Make sure your Christmas tree is a sparkling success by choosing it carefully, then looking after it well.


Before you go shopping, decide where your tree will go and measure the space beforehand - many people buy a tree that is too wide.

Select a healthy-looking tree - it should have a good shape, and bright, shiny needles - then pick it up. The heavier if feels, the fresher it will be as it will have lost less moisture since being cut.

More Christmas creativity:
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Tap the base of the tree on the ground to check for needle retention - if it drops a lot of needles, don't buy it.

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Net wrapping will protect the tree while you transport it. If it has to travel on your car roof, make sure the base faces forward to protect the foliage from any more moisture loss.

Once you get your tree home, here are four easy steps to caring for it.

You Will Need

  • Bucket
  • Pruning saw
  • Watering can
  • Shredder, (optional)

Total time: 15 minutes

Step 1

Sawing the trunk
Sawing the trunk

Retain the netting cover while you saw the trunk off level for it to stand upright. Keep the tree in a bucket of water outside for a day or two to absorb water before moving it indoors.

Step 2

Filling a watering can
Filling a watering can

Secure the tree in a water-retaining stand in your chosen location, then release the branches from the netting. Fill the stand with water and keep the needles fresh by topping up the water every couple of days.

Step 3

Christmas tree with fire in the background
Christmas tree with fire in the background

Place the tree away from direct heat, such as an open fire or a radiator for the longest possible display of fresh, scented needles. Give it plenty of space so that air can circulate around it, too.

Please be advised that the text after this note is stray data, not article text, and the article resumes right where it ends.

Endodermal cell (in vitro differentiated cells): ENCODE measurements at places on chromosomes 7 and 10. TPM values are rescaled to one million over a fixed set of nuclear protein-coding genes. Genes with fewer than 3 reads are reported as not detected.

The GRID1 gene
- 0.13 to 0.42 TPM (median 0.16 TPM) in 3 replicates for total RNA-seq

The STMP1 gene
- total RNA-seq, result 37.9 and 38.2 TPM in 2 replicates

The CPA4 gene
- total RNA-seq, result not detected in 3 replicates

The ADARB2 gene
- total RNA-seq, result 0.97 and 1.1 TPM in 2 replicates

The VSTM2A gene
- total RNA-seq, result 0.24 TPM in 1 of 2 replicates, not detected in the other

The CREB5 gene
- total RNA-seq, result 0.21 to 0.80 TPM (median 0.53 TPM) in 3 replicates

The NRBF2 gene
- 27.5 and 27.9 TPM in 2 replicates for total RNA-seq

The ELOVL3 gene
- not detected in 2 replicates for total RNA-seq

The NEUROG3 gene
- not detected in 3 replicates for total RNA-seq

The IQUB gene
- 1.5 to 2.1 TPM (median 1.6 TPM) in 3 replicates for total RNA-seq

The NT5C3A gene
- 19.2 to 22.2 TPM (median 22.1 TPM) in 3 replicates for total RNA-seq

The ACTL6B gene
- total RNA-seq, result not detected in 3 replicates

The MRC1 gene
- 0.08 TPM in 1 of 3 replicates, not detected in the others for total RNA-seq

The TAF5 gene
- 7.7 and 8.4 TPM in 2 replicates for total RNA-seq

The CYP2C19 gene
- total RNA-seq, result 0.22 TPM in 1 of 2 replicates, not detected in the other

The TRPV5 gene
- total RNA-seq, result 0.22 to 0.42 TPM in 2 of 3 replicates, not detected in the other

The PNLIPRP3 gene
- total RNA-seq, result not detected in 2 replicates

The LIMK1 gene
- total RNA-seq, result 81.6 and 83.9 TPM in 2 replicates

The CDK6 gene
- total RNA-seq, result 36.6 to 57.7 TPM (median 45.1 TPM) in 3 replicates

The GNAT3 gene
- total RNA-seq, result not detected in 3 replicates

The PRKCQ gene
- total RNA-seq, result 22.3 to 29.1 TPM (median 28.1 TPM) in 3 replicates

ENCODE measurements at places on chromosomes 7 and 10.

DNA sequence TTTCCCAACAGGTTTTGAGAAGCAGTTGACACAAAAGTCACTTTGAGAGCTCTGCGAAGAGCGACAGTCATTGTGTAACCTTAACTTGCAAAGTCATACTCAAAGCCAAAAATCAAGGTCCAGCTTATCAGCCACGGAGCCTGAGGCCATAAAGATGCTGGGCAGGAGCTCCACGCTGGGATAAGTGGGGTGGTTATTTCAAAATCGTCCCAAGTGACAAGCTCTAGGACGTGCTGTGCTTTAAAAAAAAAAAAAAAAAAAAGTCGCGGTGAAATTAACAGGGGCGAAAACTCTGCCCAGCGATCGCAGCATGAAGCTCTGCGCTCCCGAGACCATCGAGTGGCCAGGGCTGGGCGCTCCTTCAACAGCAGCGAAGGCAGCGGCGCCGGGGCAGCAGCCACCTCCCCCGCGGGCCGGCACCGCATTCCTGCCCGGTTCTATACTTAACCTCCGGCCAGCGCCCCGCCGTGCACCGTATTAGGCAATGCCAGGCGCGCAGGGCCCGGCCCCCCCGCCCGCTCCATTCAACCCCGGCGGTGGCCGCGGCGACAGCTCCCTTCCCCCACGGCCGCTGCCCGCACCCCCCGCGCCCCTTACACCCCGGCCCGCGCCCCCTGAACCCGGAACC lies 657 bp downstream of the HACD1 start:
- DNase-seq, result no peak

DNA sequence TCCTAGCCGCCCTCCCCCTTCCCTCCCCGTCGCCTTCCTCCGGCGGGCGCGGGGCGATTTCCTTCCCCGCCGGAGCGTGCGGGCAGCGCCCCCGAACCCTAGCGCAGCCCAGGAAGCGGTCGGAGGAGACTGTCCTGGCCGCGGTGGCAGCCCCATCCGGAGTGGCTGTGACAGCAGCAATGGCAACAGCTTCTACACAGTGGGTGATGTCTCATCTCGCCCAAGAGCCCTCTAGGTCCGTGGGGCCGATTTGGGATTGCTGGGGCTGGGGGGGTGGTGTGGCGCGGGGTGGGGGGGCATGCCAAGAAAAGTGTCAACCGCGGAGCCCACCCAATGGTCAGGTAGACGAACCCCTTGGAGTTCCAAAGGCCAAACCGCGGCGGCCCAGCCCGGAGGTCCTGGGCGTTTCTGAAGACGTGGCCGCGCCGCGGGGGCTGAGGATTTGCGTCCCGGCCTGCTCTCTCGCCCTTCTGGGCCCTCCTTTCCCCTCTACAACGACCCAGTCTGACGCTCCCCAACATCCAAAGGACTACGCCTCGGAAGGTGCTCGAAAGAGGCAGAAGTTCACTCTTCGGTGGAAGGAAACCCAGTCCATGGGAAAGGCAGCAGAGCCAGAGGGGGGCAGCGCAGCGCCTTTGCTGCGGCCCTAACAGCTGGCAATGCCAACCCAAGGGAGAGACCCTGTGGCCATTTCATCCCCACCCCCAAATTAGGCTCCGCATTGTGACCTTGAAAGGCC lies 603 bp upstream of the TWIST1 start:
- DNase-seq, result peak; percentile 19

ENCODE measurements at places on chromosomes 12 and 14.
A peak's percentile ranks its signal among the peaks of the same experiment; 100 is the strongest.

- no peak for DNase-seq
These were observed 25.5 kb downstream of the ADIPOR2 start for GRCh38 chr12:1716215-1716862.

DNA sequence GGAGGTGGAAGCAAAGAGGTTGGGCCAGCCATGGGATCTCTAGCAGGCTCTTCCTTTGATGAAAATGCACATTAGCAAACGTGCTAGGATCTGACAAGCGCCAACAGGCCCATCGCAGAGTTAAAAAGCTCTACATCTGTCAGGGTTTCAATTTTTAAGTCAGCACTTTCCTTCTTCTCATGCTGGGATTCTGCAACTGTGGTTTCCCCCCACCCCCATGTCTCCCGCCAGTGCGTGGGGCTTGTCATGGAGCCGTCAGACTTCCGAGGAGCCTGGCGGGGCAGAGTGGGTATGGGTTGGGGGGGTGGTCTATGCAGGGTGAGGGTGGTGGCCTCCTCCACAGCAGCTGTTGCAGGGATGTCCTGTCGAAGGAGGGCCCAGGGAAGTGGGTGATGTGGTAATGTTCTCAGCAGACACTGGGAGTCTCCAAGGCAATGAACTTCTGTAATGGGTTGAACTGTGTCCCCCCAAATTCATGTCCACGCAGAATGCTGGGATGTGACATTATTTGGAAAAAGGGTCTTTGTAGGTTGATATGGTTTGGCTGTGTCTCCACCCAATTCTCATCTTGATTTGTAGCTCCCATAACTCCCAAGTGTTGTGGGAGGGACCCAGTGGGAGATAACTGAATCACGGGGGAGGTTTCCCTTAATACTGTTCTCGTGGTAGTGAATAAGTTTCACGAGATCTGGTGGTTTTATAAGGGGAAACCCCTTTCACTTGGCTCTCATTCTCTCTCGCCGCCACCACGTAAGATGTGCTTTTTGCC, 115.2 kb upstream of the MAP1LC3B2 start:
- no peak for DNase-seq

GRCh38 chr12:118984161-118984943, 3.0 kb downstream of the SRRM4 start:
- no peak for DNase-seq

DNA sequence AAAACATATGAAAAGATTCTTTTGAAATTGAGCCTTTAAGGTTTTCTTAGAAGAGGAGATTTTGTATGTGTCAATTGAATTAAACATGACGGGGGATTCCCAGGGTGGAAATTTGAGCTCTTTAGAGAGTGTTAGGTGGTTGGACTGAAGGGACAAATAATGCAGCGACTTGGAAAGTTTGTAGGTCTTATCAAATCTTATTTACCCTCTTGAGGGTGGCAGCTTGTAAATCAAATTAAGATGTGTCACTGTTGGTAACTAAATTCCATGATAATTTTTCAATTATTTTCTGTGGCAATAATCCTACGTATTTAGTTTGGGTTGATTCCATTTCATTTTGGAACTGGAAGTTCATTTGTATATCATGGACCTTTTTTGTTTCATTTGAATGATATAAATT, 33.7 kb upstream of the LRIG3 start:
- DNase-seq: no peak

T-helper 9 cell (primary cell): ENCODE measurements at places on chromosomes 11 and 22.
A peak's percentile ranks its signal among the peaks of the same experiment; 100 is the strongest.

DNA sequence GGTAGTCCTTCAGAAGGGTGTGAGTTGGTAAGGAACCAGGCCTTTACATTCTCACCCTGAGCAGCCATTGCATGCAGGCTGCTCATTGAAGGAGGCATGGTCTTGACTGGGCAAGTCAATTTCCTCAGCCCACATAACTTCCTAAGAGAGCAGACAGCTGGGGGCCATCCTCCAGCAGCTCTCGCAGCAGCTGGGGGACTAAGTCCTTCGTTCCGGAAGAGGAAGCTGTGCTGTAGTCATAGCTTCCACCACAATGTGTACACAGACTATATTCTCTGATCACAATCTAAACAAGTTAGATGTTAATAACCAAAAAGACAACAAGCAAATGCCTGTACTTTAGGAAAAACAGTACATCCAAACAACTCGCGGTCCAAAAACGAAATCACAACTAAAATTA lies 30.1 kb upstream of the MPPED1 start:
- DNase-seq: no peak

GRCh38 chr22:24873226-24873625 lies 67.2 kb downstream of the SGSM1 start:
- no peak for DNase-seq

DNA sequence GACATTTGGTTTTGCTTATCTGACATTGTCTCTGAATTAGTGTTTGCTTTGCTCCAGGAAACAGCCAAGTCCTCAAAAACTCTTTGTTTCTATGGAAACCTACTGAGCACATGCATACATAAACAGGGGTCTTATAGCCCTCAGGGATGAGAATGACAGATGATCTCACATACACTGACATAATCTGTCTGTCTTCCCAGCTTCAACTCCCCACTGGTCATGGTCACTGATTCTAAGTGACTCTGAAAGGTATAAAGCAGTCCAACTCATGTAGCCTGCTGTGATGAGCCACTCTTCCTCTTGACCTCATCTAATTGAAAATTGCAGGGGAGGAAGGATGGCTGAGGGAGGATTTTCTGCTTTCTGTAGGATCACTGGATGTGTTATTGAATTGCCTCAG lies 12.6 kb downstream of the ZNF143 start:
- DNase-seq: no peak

Step 4

Shredded Christmas tree
Shredded Christmas tree

Many councils will collect Christmas trees for recycling. Alternatively, make good use of the tree long after Christmas by shredding the branches and collecting the shreddings to spread under shrubs in the garden, where it will act as a weed-suppressing mulch.

Frequently asked questions

Help! My Christmas tree doesn't smell.

There are lots of reasons why your Christmas tree doesn't smell. Different types of Christmas tree have different fragrances – Norway Spruce trees have a strong traditional Christmas smell but tend to shed their needles easily, so many retailers now sell Nordmann Fir trees, which keep their needles for longer but have a much fainter fragrance. Always check the type of tree you're buying before you buy it.

Another reason could be that the tree is dehydrated. Keeping it well watered will help it stay alive for longer and therefore produce more of its essential oils, which means more fragrance.

Some christmas trees are dipped to stop respiration and needle drop, but this also stops the tree releasing its fragrant essential oils, so check on this before you buy.

If you find that your tree is not fragrant, don't worry. You can buy candles or essential oils to give your home that classic 'Christmas' fragrance for the time being, then make sure you buy the best Christmas tree for your needs, next year.

Help! My pot-grown Christmas tree has brown needles.

If grown in a pot, Christmas trees need a lot of care, including watering, feeding and repotting, to ensure it has the nutrients it needs to thrive. Browning needles indicates that the tree is struggling – probably from a lack of water and/or food. Give it a good drink and a feed immediately, but unfortunately it may be too late to save it.

How do I repot my Christmas tree?

Container-grown Christmas trees need repotting annually into a container the next size up, until you reach a maximum pot diameter of around 45cm, beyond which you will have difficulty moving the tree indoors for Christmas. Always repot into a peat-free, soil-based compost such as John Innes No 2, scraping as much of the old compost from the rootball as possible to ensure the tree has the maximum possible amount of nutrients to grow for the following year.